Monday, 22 August 2016

NFHM Blogging Challenge - Week 3 - August commemorations

Alex of Family Tree Frog has put the theme for Week 3 of the National Family History Month blogging challenge as - 
"Significant military battles are commemorated during the month of August such as Mouquet Farm in WWI and Milne Bay in WW2.  The Australian Comforts Fund was also founded in August 1916.  Did your ancestors have connections to these places or battles?  Is there another anniversary or significant event that your family commemorates/remembers in August?" 

Read more contributions here
In researching and recording the stories of soldiers in my family history I discovered that several had paid the ultimate sacrifice in the month of August during WW1.  
Click on their names to read their stories.

William John Pike MORGAN,  Private and bugler in the 14th Battalion A.I.F  was killed at the Battle of Lone Pine on the 8th of August 1915.   He was a first cousin of my maternal grandmother, Daisy FLEMING nee MORGAN.

Edmund James AH-KING - A Private in the 22nd Battalion A.I.F  was killed at Pozieres on the 5th of  August 1916.  Edmund was a first cousin of my maternal great grandmother, Margaret FLEMING nee HART.

William John BEATON - A Private in the 14th Battalion A.I.F was initially reported missing and many months later reported killed at Gallipoli on the 27th of August 1915.  William was a first cousin of my great great grandmother, Mary Ann MORGAN nee PIKE.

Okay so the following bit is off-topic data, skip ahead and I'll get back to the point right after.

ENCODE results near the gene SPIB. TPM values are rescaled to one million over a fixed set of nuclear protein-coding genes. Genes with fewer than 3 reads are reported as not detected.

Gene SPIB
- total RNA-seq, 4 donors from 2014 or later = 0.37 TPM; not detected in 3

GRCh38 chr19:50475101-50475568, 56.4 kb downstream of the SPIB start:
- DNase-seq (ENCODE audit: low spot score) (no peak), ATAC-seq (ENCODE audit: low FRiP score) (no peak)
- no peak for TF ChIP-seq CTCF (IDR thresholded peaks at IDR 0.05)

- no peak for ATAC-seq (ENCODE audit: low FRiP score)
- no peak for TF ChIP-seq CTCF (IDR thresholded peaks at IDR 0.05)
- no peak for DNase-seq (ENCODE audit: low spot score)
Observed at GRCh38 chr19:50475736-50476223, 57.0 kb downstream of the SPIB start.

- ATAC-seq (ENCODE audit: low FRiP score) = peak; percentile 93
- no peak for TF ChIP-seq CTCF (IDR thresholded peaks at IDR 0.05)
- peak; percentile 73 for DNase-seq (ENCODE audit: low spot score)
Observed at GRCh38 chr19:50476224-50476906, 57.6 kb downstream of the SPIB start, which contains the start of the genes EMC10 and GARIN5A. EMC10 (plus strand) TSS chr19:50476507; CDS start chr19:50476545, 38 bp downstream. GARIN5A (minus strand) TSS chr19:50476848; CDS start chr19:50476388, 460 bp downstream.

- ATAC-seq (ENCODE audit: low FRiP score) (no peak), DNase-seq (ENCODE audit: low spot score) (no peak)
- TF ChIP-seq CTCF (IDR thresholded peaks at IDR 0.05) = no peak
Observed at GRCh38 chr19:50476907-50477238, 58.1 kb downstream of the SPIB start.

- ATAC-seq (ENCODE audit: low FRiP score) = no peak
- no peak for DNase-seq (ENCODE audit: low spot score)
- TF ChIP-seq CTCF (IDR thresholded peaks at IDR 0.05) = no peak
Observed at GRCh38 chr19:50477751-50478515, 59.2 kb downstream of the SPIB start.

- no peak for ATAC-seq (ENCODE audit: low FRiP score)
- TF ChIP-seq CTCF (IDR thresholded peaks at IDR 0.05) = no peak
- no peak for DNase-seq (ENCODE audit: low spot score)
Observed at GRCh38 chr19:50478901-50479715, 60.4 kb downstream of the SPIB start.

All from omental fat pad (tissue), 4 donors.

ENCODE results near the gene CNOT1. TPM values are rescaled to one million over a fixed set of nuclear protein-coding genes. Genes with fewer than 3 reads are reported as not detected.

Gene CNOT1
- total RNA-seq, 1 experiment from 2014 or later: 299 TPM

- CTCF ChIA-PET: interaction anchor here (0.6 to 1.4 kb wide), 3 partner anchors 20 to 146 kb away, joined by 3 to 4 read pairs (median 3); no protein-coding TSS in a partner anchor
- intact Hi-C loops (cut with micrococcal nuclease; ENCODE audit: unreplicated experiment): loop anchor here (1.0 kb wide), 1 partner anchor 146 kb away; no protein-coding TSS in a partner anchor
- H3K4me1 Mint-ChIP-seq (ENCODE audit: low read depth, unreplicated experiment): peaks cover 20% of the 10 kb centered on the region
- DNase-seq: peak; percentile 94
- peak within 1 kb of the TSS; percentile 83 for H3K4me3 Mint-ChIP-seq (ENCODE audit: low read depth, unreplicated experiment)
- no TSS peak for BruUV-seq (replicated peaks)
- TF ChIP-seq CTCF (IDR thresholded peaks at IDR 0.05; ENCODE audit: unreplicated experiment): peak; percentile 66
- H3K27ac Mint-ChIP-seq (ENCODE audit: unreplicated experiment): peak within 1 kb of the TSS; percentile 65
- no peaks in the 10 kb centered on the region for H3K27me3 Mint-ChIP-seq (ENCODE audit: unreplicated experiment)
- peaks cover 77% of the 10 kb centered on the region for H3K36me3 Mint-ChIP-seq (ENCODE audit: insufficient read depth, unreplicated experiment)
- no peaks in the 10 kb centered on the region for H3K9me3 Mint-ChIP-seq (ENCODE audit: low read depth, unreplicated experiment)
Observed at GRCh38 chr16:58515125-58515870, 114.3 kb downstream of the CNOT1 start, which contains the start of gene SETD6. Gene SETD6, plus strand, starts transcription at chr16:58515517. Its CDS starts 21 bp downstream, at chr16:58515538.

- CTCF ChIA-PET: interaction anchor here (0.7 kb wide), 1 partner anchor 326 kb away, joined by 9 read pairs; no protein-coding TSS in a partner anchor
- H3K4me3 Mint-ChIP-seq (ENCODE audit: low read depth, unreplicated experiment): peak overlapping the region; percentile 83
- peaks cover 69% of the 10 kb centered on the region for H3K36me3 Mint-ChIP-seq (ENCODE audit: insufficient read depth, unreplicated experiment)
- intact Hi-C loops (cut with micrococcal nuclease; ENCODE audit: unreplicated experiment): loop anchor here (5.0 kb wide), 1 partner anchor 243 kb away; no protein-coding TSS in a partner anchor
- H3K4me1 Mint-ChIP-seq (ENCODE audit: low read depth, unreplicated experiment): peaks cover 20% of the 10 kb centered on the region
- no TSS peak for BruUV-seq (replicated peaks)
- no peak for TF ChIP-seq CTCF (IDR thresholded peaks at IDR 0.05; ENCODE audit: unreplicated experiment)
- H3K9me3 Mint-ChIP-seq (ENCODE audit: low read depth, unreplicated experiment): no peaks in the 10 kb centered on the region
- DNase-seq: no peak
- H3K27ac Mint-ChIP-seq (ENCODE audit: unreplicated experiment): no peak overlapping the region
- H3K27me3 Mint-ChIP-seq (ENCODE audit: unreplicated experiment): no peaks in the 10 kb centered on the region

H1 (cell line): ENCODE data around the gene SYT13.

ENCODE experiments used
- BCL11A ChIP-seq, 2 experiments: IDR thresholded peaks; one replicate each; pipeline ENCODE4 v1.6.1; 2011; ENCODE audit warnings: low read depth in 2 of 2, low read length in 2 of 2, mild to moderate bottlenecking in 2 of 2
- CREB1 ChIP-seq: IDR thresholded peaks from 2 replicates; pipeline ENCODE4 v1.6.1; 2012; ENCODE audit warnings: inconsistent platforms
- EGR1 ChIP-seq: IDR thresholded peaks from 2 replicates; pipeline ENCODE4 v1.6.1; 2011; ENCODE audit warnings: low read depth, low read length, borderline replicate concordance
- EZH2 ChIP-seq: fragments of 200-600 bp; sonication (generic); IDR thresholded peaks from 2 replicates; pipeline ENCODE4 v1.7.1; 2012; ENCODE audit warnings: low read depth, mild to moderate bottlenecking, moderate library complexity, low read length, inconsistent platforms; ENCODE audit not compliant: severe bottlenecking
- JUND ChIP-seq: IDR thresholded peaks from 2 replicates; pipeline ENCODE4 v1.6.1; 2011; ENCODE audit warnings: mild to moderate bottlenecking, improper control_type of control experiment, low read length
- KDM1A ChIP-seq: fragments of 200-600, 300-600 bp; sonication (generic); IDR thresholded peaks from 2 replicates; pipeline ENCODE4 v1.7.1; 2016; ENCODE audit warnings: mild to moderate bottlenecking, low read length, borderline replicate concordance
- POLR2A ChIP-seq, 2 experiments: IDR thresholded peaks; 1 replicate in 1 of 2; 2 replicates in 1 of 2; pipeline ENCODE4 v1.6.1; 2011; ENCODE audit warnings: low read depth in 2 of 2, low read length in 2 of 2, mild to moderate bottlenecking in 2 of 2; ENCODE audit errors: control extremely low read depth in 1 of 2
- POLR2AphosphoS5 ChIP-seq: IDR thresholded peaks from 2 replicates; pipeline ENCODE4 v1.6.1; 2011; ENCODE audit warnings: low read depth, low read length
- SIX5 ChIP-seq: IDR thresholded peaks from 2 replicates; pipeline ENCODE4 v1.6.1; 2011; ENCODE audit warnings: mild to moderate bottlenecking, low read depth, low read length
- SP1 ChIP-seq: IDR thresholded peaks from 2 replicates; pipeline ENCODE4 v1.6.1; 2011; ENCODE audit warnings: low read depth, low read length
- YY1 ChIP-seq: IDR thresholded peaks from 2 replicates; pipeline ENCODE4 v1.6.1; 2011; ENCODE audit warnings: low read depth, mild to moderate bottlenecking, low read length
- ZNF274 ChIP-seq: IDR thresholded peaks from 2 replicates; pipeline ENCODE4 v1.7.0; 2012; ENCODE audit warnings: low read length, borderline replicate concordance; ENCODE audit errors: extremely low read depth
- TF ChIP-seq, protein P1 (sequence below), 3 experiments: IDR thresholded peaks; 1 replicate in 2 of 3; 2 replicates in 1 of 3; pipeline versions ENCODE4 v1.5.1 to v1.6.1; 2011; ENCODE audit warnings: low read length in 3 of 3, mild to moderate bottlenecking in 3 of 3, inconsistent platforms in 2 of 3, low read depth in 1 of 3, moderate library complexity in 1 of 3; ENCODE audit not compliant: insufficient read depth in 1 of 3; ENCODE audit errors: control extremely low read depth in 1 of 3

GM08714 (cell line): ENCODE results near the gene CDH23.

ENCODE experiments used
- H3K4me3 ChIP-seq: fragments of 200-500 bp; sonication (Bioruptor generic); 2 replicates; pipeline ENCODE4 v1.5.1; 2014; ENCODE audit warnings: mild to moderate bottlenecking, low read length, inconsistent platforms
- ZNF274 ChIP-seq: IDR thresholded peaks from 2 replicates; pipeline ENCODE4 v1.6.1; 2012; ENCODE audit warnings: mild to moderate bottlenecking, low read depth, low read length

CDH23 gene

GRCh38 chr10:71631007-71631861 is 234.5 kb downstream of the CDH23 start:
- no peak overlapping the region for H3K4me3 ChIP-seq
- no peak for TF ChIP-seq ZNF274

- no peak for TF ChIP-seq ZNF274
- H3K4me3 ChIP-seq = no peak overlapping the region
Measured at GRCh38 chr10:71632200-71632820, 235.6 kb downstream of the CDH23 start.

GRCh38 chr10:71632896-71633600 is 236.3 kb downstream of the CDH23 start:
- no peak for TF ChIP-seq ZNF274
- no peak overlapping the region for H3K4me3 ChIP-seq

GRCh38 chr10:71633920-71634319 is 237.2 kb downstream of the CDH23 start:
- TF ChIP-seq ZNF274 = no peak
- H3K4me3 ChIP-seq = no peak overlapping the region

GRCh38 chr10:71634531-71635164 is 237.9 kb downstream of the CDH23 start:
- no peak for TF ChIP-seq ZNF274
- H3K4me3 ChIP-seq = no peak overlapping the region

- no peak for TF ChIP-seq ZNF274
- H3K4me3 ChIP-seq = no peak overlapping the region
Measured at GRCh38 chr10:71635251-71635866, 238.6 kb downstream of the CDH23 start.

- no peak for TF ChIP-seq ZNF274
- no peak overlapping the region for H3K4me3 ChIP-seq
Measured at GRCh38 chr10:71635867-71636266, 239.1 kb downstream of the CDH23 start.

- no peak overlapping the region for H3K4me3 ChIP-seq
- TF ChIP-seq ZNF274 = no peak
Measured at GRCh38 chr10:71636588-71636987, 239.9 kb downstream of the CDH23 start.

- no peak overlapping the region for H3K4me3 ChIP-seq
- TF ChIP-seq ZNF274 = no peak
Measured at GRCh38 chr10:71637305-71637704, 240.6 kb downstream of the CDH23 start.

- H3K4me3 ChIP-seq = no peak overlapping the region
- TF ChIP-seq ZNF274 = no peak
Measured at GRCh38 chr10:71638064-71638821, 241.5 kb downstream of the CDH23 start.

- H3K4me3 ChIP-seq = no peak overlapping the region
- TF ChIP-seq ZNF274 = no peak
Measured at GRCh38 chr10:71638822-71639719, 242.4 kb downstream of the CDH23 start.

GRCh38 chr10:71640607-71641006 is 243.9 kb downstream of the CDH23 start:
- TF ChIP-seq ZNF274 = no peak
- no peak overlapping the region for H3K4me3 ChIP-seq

George FORSYTH - A Private in the 47th Battalion A.I.F was killed at Pozieres on the 9th of  August 1916.  George was a first cousin of my paternal great grandmother, Margaret Ann Hay MUSSON nee FORSYTH.

HERBERT JOHN MORGAN/WAKENSHAW - A Lance Corporal in the 22nd Battalion, 3rd reinforcements enlisted on the 19th of  July 1915.  He Died of wounds in France on the 5th of August 1916.  Herbert was a first cousin of my maternal grandmother, Daisy FLEMING nee MORGAN.

Joseph Stanley SAXON - A Private in the 22nd Battalion was killed in action on August 5th, 1916 at Pozieres.  Joseph was a first cousin of my maternal great-grandfather, William Thomas MORGAN.

Significant family anniversaries for August are:-

The birth of my paternal grandfather, James Richard MUSSON on the 23rd of August 1906 at Belfast, Canterbury, New Zealand and his death, as James Musson FORSYTH on the 16th of August 1976 at Mooroopna, Victoria, Australia.

The birthday of my maternal grandmother, Daisy FLEMING nee MORGAN  who was born on August 10, 1908, at Myrrhee, Victoria.

The death of my father in law, Allan Taylor on the 7th of August 1992 at Numurkah, Victoria, Australia.  He was 84 years of age.


Private George FORSYTH

George Forsyth enlisted in the 47th Infantry Battalion of the Australian Imperial Forces on the 24th of January 1916.  His rank was Private, service number 1654.
On his attestation paper, George stated he was born in the Parish of Pitsligo near Fraserburgh, Scotland.
He was 25 years and 3 months of age, single and gave his occupation as labourer.